Changing The Method Does Not Clarify The Message

Changing The Method Does Not Clarify The Message


Leonard Zwelling

On two successive days, President Biden has taken to print media to clarify his position on major issues. In The Wall Street Journal on May 31 he discussed inflation and on June 1, Ukraine (above from The New York Times).

Someone on the President’s staff seems to think that by writing down on paper what he says in person and which is transmitted by the electronic media will help clarify the Presidents’ stance on these important matters, outline his plan to make things better, and in these ways improve his standing with the American people. He’s wrong.

The only way the American people will believe that the President actually has a plan to best inflation is when inflation abates. When every time you go to the gas station, you watch the numbers in front of .99 go up, you know the President’s plan is not working.

Likewise, the notion that somehow our flood of financial and military aid into Ukraine is not a proxy war between the U.S. and Russia is ridiculous. Of course, it is and Mr. Putin treats it as such. Until Mr. Biden likens the mind set of Vladimir Putin in 2022 to that of John Kennedy in 1962, (offensive force on the border; Russians in Cuba in 1962; NATO next door in 2022), Biden will not understand why Russia did what it did in Ukraine nor understand how to negotiate with Mr. Putin to end the war. Mr. Biden thinks adding Sweden and Finland to NATO will intimidate Putin. In fact, it just riles him up more. To end the war, which ought to be the goal here, Mr. Biden either should say to Putin you cannot have the Donbas or any other piece of Ukraine and be ready to escalate the American aid to Ukraine dramatically or begin to negotiate land for peace. He cannot give advanced missile systems to Ukraine and expect Putin to quit the shelling of innocent civilians. What’s the goal? If it is a free Ukraine—all of it—then make that clear. If that is the case, I see no way for the war to end any time soon. If Mr. Zelenskyy is willing to cede land to Russia (a huge mistake), that’s a different set of negotiations. So far, no one seems to have a plan to end this mess.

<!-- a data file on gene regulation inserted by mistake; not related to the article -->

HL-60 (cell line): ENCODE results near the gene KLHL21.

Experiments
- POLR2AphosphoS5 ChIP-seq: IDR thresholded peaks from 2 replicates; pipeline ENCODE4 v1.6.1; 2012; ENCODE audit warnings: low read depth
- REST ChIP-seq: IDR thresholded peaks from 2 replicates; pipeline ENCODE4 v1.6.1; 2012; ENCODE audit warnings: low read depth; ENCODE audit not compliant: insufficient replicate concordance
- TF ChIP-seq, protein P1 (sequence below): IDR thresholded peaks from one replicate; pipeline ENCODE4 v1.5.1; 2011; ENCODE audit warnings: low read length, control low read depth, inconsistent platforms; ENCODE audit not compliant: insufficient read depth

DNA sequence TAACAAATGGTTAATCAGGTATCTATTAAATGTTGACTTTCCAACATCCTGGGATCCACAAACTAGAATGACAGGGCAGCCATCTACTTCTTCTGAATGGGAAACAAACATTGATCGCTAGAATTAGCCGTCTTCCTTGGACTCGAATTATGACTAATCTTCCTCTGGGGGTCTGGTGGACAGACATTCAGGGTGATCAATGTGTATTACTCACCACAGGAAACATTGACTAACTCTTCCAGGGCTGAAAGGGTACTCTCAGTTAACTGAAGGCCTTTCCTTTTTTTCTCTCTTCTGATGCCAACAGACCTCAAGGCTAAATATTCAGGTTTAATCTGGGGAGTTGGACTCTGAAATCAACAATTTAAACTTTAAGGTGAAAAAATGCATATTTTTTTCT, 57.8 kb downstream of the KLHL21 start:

Changing the media in which the message is garbled does not clarify the message. It’s just more noise.

The same is true at MD Anderson right now. With an ever-expanding group of minimally accomplished executives, Dr. Pisters will undoubtedly continue to talk about what he’s doing, what he’s accomplished, and his plans to do more. In actuality, his only claim to fame in his tenure as president is the successful (thus far) handling of the Covid crisis for which he gets high marks. But what has he done for you lately or for that matter what has he done to advance Anderson’s science, improve the clinical care, and develop new programs to advance the Anderson mission?

Is the science at Anderson better? Is clinical care more research-oriented? How’s fund raising going? What about new leadership in areas of academic need? Are all vacant (or acting) Division Head and department chair positions filled? If not, why not? Surely Dr. Pisters has had sufficient time to do that and not just with internal candidates.

It’s always easy and internally deceptive for a leader to think he or she has clarified his or her message simply by adding a new slide show, making a public service announcement video, or holding another town hall without audience questions. It’s a farce.

If leadership wants to take a new direction, launch a new initiative, or change the course of its organization, it takes a truly new message, not the same old stuff in a new package. Tying it in a new bow does not make it any better or any more effective. I learned this when I needed to make a change as a leader. The biggest progress I ever made was changing from altering the message to listening more. Biden and Pisters ought to consider this strategy.

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